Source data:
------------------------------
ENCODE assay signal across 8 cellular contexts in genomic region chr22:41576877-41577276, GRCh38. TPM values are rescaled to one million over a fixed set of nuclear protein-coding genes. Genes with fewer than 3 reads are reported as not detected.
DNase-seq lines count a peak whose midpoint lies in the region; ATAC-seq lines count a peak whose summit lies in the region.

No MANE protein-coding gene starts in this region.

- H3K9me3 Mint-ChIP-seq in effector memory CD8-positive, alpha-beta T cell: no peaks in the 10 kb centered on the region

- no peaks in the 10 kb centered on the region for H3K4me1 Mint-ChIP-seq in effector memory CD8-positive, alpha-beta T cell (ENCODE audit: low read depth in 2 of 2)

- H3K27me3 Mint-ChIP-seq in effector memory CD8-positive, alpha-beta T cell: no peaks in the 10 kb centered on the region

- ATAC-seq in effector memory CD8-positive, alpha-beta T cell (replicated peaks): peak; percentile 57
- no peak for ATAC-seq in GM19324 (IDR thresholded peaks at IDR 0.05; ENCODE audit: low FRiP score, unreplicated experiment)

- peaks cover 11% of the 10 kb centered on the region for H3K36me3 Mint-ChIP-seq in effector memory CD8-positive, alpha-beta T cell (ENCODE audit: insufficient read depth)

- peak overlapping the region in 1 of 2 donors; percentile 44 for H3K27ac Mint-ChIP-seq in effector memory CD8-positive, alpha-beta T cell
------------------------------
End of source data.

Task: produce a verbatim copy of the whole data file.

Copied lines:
ENCODE assay signal across 8 cellular contexts in genomic region chr22:41576877-41577276, GRCh38. TPM values are rescaled to one million over a fixed set of nuclear protein-coding genes. Genes with fewer than 3 reads are reported as not detected.
DNase-seq lines count a peak whose midpoint lies in the region; ATAC-seq lines count a peak whose summit lies in the region.

No MANE protein-coding gene starts in this region.

- H3K9me3 Mint-ChIP-seq in effector memory CD8-positive, alpha-beta T cell: no peaks in the 10 kb centered on the region

- no peaks in the 10 kb centered on the region for H3K4me1 Mint-ChIP-seq in effector memory CD8-positive, alpha-beta T cell (ENCODE audit: low read depth in 2 of 2)

- H3K27me3 Mint-ChIP-seq in effector memory CD8-positive, alpha-beta T cell: no peaks in the 10 kb centered on the region

- ATAC-seq in effector memory CD8-positive, alpha-beta T cell (replicated peaks): peak; percentile 57
- no peak for ATAC-seq in GM19324 (IDR thresholded peaks at IDR 0.05; ENCODE audit: low FRiP score, unreplicated experiment)

- peaks cover 11% of the 10 kb centered on the region for H3K36me3 Mint-ChIP-seq in effector memory CD8-positive, alpha-beta T cell (ENCODE audit: insufficient read depth)

- peak overlapping the region in 1 of 2 donors; percentile 44 for H3K27ac Mint-ChIP-seq in effector memory CD8-positive, alpha-beta T cell